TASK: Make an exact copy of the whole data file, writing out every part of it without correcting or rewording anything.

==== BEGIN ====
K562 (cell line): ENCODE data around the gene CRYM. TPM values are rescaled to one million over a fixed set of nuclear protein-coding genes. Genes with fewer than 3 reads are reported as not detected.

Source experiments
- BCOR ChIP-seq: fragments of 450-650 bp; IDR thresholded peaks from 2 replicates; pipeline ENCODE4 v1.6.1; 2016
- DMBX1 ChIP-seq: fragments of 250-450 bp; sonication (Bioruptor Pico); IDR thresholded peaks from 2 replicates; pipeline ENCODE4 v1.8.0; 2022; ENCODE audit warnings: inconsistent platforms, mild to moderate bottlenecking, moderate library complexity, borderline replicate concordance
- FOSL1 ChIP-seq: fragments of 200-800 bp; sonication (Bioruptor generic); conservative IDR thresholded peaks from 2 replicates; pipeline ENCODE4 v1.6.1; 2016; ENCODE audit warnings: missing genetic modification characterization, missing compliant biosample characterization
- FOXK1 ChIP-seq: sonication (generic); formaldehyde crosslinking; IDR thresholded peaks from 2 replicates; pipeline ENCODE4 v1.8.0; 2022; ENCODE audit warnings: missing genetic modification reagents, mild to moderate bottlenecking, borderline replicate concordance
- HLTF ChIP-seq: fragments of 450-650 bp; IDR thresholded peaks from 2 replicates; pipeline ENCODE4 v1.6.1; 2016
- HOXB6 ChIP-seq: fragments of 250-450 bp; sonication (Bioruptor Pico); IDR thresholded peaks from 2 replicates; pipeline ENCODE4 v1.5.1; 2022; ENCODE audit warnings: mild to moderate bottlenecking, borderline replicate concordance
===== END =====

K562 (cell line): ENCODE data around the gene CRYM. TPM values are rescaled to one million over a fixed set of nuclear protein-coding genes. Genes with fewer than 3 reads are reported as not detected.

Source experiments
- BCOR ChIP-seq: fragments of 450-650 bp; IDR thresholded peaks from 2 replicates; pipeline ENCODE4 v1.6.1; 2016
- DMBX1 ChIP-seq: fragments of 250-450 bp; sonication (Bioruptor Pico); IDR thresholded peaks from 2 replicates; pipeline ENCODE4 v1.8.0; 2022; ENCODE audit warnings: inconsistent platforms, mild to moderate bottlenecking, moderate library complexity, borderline replicate concordance
- FOSL1 ChIP-seq: fragments of 200-800 bp; sonication (Bioruptor generic); conservative IDR thresholded peaks from 2 replicates; pipeline ENCODE4 v1.6.1; 2016; ENCODE audit warnings: missing genetic modification characterization, missing compliant biosample characterization
- FOXK1 ChIP-seq: sonication (generic); formaldehyde crosslinking; IDR thresholded peaks from 2 replicates; pipeline ENCODE4 v1.8.0; 2022; ENCODE audit warnings: missing genetic modification reagents, mild to moderate bottlenecking, borderline replicate concordance
- HLTF ChIP-seq: fragments of 450-650 bp; IDR thresholded peaks from 2 replicates; pipeline ENCODE4 v1.6.1; 2016
- HOXB6 ChIP-seq: fragments of 250-450 bp; sonication (Bioruptor Pico); IDR thresholded peaks from 2 replicates; pipeline ENCODE4 v1.5.1; 2022; ENCODE audit warnings: mild to moderate bottlenecking, borderline replicate concordance